Indian Temple Mound

Indian Temple Mound
In the heart of downtown Fort Walton Beach, Florida lies a magnificent hill of earth
created by prehistoric Native Americans as a political and religious center. Built about 1,400
AD, this structure of earth is known today as The Indian Temple Mound. This temple mound
represents one of the most outstanding artifacts left by the early inhabitants of the area. Not only
is it thought to be the largest mound located on saltwater, but also it could possibly be one of the
largest prehistoric earthworks on the Gulf Coast. Many events that took place so long ago in the
past have been discovered due to the objects found in this mound. In 1961, The Indian Temple
Mound Museum was built. This museum was the first municipally owned museum in the State
of Florida. Today the museum has a two-dollar charge to enter, yet it has become one of leading
recreational factors in which draws people from around the world to the area of Fort Walton
Beach, Florida. The museum houses interpretive exhibits depicting 10,000 years of Native
American occupation. Over 6,000 artifacts of bone, stone, clay, and shell are found within this
museum, as well as the largest collection of Fort Walton Period ceramics in the Southeastern
United States. Although every artifact present in The Indian Temple Mound Museum offers
clear evidence of cultural sophistication and artistic skill, the more interesting artifacts I
encountered were the Ware Human Effigy Urn, the Buck Burial Mound Urn, and the Pump Drill.

In 1971, the Ware family found pieces of a clay vessel at a small mound, possibly a
domiciliary or a house mound, about four miles west of The Indian Temple Mound Museum.
The pieces were made of light brown to tan colored clay, coiled into a rough shape with features
molded on the outside. When the clay fragments were carefully placed together, an Effigy
(made to look like) of a human male was formed. Although it is unknown, the figure was
probably made to resemble a specific individual. Like a portrait, this figure shows details of
clothing and decoration. The hair is worn pulled back and a decorative band resembling a crown
surrounds the head. The eyes are closed, suggesting a man already dead. The ears contain a set
of decorative earrings that dangle. The body is naked, but bracelets can be seen on the wrists and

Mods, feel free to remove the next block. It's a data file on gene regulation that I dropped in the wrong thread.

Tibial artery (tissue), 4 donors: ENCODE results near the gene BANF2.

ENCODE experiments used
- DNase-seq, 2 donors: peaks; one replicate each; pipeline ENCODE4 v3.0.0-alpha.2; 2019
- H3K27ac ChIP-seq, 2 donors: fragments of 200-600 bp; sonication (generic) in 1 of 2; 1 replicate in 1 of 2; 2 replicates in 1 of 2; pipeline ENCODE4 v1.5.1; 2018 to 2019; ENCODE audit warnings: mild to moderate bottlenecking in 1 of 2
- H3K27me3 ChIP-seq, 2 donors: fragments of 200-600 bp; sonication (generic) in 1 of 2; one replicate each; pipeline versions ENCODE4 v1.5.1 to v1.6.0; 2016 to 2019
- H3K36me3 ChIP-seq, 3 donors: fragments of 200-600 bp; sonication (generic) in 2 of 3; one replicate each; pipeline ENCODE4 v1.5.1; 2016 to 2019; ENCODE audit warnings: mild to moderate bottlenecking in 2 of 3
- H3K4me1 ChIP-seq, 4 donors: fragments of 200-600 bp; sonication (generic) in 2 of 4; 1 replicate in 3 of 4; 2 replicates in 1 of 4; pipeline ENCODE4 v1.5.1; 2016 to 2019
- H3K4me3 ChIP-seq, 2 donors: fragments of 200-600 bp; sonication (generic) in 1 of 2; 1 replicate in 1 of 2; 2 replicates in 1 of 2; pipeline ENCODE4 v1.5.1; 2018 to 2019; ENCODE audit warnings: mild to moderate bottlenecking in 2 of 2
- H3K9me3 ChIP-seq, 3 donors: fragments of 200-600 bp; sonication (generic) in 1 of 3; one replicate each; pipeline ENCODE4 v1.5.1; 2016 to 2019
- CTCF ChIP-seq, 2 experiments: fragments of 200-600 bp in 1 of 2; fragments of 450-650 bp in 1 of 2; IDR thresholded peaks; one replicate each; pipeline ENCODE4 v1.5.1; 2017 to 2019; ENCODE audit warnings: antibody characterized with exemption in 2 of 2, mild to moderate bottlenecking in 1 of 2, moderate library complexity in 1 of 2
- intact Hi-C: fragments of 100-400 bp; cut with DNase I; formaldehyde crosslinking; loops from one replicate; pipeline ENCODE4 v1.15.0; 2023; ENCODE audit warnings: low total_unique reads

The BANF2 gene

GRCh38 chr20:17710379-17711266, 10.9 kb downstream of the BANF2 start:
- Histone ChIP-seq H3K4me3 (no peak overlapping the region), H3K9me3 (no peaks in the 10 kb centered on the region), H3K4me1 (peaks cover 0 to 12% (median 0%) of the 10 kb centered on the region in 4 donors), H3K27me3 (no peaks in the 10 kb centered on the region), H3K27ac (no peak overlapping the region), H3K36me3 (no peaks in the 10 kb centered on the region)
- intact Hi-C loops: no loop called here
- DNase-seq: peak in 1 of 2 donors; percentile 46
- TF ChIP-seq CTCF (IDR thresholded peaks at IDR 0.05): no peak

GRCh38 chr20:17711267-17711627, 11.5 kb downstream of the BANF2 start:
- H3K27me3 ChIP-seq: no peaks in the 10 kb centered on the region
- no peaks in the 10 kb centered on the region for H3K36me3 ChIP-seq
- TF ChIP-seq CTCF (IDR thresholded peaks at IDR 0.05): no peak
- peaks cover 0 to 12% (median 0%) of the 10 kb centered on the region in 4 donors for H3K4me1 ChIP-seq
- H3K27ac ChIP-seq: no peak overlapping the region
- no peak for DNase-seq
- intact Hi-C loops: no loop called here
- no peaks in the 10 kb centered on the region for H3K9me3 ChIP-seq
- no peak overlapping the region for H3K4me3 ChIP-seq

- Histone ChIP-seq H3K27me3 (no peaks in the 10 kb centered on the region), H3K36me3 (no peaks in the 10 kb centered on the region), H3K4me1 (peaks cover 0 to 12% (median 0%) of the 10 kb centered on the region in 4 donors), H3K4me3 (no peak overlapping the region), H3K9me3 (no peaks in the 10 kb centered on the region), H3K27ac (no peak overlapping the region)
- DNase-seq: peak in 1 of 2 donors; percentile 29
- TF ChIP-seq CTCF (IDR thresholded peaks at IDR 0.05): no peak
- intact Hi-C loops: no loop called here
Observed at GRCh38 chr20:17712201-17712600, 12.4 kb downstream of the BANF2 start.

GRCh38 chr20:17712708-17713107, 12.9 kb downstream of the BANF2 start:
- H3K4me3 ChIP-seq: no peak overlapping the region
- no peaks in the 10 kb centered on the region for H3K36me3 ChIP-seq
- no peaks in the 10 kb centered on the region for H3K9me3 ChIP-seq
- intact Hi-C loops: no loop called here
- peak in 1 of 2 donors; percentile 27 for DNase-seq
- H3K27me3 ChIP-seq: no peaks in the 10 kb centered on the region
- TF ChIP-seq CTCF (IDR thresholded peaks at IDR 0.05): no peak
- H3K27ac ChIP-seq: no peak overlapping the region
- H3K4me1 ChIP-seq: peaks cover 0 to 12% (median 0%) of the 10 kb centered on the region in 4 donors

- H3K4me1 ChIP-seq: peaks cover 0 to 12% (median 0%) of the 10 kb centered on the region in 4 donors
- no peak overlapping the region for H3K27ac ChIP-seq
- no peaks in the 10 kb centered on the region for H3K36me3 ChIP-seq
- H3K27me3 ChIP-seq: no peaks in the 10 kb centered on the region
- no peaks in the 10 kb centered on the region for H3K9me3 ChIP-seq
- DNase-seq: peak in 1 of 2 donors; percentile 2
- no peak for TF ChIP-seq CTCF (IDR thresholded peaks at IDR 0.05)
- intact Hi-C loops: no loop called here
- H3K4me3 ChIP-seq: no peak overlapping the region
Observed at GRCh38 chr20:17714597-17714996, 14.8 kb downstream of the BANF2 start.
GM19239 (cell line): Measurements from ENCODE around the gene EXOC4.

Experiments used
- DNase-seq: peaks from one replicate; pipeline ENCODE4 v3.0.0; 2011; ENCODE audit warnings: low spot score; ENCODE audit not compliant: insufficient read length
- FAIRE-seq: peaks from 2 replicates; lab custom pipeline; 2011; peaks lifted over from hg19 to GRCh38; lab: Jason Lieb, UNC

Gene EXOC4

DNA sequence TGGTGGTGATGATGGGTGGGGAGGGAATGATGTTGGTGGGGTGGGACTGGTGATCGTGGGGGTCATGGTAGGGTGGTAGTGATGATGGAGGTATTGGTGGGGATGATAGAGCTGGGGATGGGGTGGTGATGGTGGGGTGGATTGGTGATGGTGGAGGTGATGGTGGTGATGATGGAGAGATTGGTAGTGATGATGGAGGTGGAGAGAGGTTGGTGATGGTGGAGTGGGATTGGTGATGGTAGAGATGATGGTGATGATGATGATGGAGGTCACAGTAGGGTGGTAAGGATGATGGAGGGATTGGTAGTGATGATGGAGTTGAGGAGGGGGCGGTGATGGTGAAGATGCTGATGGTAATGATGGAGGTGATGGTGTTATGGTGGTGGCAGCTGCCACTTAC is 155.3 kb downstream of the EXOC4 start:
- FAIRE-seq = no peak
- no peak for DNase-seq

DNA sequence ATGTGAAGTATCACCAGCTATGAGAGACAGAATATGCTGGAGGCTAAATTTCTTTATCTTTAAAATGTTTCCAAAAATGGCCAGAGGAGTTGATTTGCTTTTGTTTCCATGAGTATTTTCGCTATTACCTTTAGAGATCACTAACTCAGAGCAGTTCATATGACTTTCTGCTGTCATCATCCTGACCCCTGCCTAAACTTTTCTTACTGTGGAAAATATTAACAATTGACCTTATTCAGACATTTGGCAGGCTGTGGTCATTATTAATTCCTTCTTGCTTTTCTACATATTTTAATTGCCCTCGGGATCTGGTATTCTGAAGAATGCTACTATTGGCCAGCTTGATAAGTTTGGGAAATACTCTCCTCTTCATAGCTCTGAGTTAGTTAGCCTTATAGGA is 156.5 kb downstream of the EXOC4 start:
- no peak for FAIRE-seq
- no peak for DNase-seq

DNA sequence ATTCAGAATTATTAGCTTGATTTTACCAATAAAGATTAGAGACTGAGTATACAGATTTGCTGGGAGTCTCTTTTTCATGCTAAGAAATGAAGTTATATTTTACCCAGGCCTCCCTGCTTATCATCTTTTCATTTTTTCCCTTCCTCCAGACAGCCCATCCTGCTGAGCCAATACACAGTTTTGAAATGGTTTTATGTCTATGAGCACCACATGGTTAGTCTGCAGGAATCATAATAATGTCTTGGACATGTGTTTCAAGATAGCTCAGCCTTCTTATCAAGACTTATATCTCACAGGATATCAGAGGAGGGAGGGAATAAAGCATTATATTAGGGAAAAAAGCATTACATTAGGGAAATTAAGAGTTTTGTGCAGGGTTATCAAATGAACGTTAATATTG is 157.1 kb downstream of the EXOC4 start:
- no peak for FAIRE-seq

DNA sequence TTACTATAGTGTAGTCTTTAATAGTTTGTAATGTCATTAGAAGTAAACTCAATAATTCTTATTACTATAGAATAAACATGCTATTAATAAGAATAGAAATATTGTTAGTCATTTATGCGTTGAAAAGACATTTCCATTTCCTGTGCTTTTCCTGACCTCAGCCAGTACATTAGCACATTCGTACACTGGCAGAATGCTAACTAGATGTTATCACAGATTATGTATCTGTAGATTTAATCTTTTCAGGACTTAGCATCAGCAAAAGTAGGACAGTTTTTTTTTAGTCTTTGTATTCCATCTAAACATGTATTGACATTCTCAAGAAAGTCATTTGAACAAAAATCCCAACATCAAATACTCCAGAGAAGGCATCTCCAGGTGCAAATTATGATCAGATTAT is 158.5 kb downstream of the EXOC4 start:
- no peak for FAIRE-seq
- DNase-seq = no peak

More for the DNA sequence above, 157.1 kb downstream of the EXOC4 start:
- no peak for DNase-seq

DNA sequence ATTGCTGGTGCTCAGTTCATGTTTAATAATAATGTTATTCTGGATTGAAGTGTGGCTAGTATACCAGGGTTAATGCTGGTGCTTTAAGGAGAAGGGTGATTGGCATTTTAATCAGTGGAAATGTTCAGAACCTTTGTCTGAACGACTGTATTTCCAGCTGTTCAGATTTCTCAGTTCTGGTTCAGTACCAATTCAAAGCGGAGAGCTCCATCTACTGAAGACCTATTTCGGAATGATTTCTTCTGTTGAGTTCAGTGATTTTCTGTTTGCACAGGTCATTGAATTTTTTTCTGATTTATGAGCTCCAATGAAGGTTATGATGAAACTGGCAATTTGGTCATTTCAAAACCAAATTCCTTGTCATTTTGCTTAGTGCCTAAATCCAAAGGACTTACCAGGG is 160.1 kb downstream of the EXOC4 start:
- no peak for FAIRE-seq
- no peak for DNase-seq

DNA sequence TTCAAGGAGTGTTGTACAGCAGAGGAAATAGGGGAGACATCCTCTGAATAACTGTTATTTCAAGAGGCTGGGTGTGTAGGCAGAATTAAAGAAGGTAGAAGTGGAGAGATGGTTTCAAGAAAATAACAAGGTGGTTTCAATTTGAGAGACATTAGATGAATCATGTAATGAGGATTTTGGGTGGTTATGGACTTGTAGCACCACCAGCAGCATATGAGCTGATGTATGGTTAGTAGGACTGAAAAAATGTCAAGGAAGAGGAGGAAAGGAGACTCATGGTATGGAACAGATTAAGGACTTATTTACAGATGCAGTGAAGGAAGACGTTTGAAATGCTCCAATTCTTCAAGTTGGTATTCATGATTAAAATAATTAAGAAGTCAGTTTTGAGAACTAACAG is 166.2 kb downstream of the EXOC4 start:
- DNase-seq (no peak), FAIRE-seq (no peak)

a lip ornament is worn in the pierced bottom lip. The use of this bowl is still unknown today. It
would seem to have been a jar for holding liquid in a ritual situation, yet the back has two
pierced holes as if the figure was made to be suspended. Perhaps it was secured to a support for
display. Maybe one day in the future, the mystery use of this item will be revealed.

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The Buck Burial Mound Urn is one of the more unique artifacts made by the Prehistoric
People. Found at a cemetery mound of the Woodland Time Period, this urn is thought to have
held the cremated remains of an important individual. The urn is colored in black, white, and
red- colors of the earth and sacred to the Prehistoric People who made this vessel. Unlike many
other vessels, this was made from clay using two methods. The body was created using coils of
clay placed atop one another. The legs were made of slabs molded from the outside leaving the
center of the legs square. The head has a topknot hairstyle and ears which are pierced. The face
is blackened to resemble a ritual mask, while the body is covered by a red and white design
which is thought to resemble a feathered cape. The figure has clearly human hands and feet, but
it also has two projections much like stumps. These are thought to represent a two legged stool.

The coloring and style suggest a cultural contact with Central or South America, but this artifact
is most closely related to the Mississippi River Valley regions.

An ancient handy tool used for cutting holes into wood, stone, bone, leather, shell,
and clay is called the pump drill. This drill is not an Indian invention, however it was brought to


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